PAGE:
The absence of ongoing structured platforms for dialogue – or of a democratic and transparent process within the Italy IGF itself – penalises the groups that are not in direct contact with the various fragmented centres of power that govern the Italian internet, including the national registry and AGID. In this kind of situation, there is a disconnect between high-level models imported from the global internet governance structures – which emphasise a bottom-up, multistakeholder approach – and the daily reality of the national internet governance debate in Italy.
Even the national business community is not active in this debate. Italian industry associations are dominated by traditional industries (automotive, construction, the banking sector, etc.) and have no interest in the internet governance debate at all. Furthermore, the Italian telecom sector is largely controlled by foreign capital: all the five largest operators are owned by foreign companies, potentially limiting their willingness to work on the topic. The very active small and medium enterprise (SME) sector 12 and the few innovative internet companies do not have enough resources (human or funding) to support or even to follow a costly, lengthy and expensive process that the internet governance debate is today.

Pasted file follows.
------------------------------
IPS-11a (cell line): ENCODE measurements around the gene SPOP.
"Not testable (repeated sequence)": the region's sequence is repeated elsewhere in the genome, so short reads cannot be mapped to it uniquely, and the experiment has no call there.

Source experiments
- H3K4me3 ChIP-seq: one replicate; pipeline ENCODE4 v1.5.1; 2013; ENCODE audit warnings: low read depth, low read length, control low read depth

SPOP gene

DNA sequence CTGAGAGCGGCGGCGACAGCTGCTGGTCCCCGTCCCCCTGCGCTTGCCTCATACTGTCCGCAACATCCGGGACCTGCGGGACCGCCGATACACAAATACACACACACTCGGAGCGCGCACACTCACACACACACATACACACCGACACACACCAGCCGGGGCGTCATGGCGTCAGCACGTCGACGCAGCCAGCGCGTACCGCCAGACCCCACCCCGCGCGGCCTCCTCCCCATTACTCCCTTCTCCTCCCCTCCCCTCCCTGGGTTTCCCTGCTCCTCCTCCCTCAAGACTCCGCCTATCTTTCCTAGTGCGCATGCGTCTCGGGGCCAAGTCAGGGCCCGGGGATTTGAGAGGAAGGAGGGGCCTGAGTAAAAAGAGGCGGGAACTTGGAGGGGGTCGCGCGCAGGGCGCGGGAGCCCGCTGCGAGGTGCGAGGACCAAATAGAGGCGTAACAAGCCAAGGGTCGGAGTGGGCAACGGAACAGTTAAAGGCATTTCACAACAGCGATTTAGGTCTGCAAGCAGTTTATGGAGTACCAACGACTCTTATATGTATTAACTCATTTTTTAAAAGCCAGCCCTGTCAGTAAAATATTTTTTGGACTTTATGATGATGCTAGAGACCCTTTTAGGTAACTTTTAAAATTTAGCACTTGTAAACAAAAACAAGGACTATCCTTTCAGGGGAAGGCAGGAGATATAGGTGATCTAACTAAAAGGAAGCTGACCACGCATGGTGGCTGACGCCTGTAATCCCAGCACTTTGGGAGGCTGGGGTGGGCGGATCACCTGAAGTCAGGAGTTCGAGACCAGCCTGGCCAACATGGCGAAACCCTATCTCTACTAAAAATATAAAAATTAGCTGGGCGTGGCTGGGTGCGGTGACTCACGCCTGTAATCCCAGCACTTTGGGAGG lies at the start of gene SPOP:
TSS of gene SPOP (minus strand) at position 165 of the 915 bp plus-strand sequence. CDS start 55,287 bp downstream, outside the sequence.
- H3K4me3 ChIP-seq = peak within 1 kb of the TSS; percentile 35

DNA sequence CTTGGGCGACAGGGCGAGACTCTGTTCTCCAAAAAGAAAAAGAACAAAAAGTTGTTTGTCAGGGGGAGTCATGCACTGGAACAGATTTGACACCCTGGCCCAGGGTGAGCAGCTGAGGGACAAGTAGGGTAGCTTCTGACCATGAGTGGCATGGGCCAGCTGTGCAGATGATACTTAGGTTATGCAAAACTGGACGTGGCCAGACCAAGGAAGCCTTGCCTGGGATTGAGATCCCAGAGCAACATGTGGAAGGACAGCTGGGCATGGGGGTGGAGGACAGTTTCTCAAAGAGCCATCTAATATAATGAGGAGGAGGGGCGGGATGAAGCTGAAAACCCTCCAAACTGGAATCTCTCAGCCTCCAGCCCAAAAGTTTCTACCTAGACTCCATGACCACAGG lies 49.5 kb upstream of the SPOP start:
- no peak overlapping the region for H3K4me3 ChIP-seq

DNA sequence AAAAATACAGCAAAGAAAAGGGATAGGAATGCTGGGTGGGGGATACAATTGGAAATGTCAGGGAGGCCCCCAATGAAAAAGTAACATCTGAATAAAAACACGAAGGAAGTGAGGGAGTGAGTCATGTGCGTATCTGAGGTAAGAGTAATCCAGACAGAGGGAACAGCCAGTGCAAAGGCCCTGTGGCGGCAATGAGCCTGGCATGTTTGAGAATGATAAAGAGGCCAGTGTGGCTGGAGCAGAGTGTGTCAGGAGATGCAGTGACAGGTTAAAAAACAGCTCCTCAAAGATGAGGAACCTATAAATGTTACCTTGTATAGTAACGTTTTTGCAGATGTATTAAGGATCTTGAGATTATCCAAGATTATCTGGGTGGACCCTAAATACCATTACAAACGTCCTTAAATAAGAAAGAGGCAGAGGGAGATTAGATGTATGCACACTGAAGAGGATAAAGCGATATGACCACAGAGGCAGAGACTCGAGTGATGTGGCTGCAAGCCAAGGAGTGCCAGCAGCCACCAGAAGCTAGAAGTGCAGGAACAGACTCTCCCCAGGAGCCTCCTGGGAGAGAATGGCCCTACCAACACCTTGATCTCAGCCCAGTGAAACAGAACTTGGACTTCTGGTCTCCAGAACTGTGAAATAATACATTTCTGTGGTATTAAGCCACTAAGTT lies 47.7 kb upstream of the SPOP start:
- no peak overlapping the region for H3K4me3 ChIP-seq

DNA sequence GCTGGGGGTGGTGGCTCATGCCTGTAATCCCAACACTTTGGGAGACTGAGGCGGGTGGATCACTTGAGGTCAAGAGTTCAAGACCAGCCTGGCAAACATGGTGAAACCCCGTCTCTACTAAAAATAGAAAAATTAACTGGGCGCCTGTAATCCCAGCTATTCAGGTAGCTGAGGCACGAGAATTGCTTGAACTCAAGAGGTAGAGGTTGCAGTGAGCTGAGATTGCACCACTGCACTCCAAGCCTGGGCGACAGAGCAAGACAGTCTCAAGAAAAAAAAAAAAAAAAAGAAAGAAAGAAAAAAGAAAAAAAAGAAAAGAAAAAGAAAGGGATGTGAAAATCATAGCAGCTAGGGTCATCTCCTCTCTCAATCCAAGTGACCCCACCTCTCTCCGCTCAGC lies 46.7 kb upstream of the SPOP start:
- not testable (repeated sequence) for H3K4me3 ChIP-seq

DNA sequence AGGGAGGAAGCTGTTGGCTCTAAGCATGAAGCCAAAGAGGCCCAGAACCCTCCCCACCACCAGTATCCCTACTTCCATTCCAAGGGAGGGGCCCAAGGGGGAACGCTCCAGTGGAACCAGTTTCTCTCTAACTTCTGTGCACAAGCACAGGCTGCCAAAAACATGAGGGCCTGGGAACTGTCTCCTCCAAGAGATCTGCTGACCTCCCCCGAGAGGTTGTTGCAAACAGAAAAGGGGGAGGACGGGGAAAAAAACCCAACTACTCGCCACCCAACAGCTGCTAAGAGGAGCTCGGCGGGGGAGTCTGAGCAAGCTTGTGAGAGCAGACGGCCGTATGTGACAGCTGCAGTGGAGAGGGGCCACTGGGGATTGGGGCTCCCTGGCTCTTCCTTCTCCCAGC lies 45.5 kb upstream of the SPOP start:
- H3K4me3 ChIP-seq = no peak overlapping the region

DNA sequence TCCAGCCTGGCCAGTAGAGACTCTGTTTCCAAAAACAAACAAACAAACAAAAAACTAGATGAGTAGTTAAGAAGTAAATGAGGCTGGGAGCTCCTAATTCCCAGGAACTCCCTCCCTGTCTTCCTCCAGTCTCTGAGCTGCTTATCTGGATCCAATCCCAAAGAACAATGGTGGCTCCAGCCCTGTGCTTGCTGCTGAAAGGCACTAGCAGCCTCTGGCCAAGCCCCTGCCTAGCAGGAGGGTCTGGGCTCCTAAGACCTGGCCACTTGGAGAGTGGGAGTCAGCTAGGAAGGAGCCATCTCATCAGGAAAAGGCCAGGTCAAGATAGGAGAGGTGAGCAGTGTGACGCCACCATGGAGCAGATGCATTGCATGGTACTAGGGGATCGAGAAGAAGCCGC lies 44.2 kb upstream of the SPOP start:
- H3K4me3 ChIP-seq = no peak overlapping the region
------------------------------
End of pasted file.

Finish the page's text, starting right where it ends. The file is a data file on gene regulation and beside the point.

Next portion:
The unstructured and sometimes hazardous approach to internet governance in Italy is exemplified by the national IGF. In the last nine years, the country has organised eight national IGFs: three in the capital, and five elsewhere across the country (Cagliari, Pisa, Trento, Torino and Venice).